TRAI was pointing to a major weakness in India’s telecom infrastructure, notably the dominance of foreign firms. China’s Huawei, for instance, has a strong presence in the telecom equipment and mobile phone market, and considers itself a natural 5G choice. It has tie-ups with Airtel, Vodafone and BSNL, all top telecom operators. Nor can it be denied that Huawei’s 5G technology is not only a market leader worldwide, it is also considered the most affordable. But is it good strategy to allow Huawei a stake in India’s 5G when China remains an adversary?

Kamakoti believes the indigenous route is the best option for India, even a limited indigenous 5G. In his view, “India can import chipsets but carry out the integration in India, and the software can be Indian. This ensures our control of the source code and our major security concerns are taken care of. So it will be good if Reliance works in that direction.”

Expect the MNCs to come out strongly against India’s indigenous effort since it could well limit their prospects in the world’s biggest market. That effort will in all probability be driven by their large pool of Indian employees. But the larger benefit for India to have its own homegrown 5G is a strategic advantage that any government would want to have.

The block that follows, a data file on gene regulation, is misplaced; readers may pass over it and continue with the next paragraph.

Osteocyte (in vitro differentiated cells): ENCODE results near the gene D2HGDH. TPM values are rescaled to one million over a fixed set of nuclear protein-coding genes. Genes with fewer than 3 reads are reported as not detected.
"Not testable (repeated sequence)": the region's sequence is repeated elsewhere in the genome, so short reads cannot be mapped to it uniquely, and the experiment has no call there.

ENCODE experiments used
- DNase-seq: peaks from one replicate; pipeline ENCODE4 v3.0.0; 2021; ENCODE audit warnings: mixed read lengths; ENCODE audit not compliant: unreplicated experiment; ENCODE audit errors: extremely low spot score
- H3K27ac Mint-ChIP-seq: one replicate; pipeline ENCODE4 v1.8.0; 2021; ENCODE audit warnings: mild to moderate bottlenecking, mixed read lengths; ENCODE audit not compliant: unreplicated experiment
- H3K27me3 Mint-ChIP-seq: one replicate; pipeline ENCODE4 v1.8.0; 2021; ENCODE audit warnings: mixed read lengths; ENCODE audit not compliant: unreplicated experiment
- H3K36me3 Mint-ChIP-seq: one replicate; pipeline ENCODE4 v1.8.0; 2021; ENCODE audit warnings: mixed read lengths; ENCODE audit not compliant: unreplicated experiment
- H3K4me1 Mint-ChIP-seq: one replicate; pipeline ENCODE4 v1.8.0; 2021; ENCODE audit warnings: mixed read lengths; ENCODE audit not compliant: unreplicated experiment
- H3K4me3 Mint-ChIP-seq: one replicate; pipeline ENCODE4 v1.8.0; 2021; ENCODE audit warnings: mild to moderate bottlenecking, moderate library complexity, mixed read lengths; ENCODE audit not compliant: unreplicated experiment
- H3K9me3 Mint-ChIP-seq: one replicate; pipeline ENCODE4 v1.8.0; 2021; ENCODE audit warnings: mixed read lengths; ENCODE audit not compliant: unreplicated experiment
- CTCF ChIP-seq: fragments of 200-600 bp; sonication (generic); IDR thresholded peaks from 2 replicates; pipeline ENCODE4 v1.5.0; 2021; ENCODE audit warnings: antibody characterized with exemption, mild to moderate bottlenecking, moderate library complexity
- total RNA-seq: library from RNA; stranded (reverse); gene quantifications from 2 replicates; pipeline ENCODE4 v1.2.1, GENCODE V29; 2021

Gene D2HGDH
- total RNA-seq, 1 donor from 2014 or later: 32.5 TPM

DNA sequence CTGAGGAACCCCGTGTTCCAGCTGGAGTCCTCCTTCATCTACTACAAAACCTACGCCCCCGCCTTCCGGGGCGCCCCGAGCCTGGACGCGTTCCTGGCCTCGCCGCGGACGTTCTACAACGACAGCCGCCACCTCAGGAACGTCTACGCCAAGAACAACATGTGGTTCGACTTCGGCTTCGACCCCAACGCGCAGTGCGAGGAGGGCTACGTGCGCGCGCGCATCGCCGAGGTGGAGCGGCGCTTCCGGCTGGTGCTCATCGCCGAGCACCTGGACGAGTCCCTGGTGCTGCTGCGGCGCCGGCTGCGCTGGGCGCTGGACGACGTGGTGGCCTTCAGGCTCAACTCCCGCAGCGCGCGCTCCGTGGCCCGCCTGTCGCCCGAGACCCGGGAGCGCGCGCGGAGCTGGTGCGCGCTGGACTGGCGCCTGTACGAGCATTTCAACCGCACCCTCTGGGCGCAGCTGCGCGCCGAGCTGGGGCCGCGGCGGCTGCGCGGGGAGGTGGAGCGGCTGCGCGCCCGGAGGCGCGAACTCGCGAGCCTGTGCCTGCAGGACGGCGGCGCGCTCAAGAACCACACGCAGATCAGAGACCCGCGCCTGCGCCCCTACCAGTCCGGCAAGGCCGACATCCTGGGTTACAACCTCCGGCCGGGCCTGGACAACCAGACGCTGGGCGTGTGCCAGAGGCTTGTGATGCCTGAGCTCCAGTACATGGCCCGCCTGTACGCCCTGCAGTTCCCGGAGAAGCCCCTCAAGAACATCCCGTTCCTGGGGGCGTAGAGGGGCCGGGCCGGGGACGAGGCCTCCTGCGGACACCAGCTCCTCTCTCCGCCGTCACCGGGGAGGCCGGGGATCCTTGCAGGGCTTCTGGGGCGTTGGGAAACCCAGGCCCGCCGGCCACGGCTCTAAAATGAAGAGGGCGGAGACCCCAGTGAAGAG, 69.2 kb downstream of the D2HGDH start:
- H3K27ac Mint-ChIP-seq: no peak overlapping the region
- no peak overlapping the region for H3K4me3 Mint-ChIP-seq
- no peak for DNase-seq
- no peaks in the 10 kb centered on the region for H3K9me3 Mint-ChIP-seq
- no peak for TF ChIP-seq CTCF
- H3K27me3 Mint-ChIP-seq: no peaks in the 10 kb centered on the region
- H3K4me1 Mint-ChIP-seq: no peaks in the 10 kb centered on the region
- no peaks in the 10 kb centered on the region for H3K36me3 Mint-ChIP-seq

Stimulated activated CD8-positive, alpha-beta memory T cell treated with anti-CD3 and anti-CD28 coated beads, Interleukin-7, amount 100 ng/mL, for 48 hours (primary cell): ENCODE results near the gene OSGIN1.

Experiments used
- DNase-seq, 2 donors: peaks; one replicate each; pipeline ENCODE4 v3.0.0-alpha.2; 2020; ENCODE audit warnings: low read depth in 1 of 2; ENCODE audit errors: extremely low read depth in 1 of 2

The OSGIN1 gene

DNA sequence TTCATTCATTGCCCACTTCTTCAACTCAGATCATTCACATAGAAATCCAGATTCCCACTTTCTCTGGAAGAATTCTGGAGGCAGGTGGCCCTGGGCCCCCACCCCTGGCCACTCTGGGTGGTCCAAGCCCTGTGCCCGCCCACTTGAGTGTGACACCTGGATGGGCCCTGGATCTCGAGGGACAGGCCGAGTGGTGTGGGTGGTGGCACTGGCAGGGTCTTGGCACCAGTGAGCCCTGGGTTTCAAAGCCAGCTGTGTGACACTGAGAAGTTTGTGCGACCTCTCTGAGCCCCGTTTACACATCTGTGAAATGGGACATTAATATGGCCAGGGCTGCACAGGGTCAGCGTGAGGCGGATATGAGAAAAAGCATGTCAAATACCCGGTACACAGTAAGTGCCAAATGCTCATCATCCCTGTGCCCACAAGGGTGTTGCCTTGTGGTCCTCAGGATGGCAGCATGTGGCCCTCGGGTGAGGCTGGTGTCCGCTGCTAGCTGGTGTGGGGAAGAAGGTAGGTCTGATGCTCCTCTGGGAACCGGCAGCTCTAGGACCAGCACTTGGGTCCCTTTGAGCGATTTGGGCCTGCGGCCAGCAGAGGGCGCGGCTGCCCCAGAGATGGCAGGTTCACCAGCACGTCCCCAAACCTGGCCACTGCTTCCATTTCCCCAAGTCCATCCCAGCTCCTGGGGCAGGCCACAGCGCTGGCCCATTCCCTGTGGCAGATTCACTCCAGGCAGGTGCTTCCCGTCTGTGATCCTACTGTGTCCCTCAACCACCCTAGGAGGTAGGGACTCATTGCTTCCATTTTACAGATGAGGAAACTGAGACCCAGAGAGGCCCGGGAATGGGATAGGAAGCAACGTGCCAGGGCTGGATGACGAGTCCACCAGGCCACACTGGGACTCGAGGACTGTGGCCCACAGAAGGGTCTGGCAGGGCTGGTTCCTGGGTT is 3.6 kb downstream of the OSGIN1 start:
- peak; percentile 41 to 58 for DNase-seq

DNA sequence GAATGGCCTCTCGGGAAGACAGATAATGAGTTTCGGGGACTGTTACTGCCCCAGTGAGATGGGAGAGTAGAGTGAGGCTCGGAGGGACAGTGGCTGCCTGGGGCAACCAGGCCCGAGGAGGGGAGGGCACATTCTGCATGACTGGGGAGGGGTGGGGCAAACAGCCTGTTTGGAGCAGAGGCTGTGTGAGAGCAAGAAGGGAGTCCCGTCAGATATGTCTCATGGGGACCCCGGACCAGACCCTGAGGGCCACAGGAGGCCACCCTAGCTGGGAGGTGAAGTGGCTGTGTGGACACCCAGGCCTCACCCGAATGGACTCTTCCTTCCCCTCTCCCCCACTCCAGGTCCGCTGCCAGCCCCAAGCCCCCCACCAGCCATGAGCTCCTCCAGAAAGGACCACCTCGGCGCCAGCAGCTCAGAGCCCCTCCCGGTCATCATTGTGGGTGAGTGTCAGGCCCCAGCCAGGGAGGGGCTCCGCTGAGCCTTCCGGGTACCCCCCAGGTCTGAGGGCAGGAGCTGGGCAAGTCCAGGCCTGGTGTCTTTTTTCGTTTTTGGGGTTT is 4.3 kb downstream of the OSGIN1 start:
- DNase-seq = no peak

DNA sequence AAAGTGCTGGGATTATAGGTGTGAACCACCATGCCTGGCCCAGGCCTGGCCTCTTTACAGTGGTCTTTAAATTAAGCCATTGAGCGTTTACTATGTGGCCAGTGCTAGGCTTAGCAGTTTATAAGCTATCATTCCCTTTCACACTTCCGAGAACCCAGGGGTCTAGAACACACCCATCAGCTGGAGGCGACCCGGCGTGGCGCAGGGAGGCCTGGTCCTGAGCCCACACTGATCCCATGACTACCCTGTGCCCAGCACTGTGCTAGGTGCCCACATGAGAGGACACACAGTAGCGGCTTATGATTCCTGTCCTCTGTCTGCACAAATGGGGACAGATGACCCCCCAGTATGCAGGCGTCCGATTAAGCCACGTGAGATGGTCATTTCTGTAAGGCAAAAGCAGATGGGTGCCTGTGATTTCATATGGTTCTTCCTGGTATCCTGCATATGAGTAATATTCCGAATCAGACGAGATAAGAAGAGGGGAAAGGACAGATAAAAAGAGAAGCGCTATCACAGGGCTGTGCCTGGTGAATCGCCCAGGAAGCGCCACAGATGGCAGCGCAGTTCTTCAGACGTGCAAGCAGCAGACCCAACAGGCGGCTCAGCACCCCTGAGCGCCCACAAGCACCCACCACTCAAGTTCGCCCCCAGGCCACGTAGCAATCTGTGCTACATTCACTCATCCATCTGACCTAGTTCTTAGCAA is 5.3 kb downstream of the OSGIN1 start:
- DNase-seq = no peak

End piece: Take a close look at the recent amendment to clause 10d of the public procurement order of the Department of Telecom. It says if any foreign government restricts or excludes Indian bidders, India will do the same to bidders from that country seeking orders here. It helpfully listed eight categories of foreign-made telecom equipment entering India that will be targeted under the new rules. It’s not clear which country (or countries) has fallen foul of this rule but if it boosts ‘Make in India’, why not.